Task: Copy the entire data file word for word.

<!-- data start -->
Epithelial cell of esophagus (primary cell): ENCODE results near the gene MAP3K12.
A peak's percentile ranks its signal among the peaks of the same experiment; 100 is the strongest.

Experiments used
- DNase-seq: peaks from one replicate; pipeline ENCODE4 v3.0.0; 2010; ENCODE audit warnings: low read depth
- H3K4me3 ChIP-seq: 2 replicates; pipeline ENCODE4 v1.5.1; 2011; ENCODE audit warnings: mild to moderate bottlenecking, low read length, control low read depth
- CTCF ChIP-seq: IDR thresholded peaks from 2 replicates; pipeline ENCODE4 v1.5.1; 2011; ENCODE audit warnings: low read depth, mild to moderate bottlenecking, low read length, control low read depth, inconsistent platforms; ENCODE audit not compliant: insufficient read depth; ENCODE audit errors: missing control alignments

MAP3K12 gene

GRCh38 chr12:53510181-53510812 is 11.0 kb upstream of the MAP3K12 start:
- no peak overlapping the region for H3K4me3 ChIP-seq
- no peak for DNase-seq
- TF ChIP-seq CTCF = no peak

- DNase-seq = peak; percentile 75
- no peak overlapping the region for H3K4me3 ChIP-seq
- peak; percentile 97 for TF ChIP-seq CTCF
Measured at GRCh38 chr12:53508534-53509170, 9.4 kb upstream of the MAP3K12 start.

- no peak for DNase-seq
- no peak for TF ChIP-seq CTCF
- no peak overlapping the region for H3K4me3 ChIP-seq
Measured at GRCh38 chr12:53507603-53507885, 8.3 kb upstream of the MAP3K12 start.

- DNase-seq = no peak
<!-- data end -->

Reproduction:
Epithelial cell of esophagus (primary cell): ENCODE results near the gene MAP3K12.
A peak's percentile ranks its signal among the peaks of the same experiment; 100 is the strongest.

Experiments used
- DNase-seq: peaks from one replicate; pipeline ENCODE4 v3.0.0; 2010; ENCODE audit warnings: low read depth
- H3K4me3 ChIP-seq: 2 replicates; pipeline ENCODE4 v1.5.1; 2011; ENCODE audit warnings: mild to moderate bottlenecking, low read length, control low read depth
- CTCF ChIP-seq: IDR thresholded peaks from 2 replicates; pipeline ENCODE4 v1.5.1; 2011; ENCODE audit warnings: low read depth, mild to moderate bottlenecking, low read length, control low read depth, inconsistent platforms; ENCODE audit not compliant: insufficient read depth; ENCODE audit errors: missing control alignments

MAP3K12 gene

GRCh38 chr12:53510181-53510812 is 11.0 kb upstream of the MAP3K12 start:
- no peak overlapping the region for H3K4me3 ChIP-seq
- no peak for DNase-seq
- TF ChIP-seq CTCF = no peak

- DNase-seq = peak; percentile 75
- no peak overlapping the region for H3K4me3 ChIP-seq
- peak; percentile 97 for TF ChIP-seq CTCF
Measured at GRCh38 chr12:53508534-53509170, 9.4 kb upstream of the MAP3K12 start.

- no peak for DNase-seq
- no peak for TF ChIP-seq CTCF
- no peak overlapping the region for H3K4me3 ChIP-seq
Measured at GRCh38 chr12:53507603-53507885, 8.3 kb upstream of the MAP3K12 start.

- DNase-seq = no peak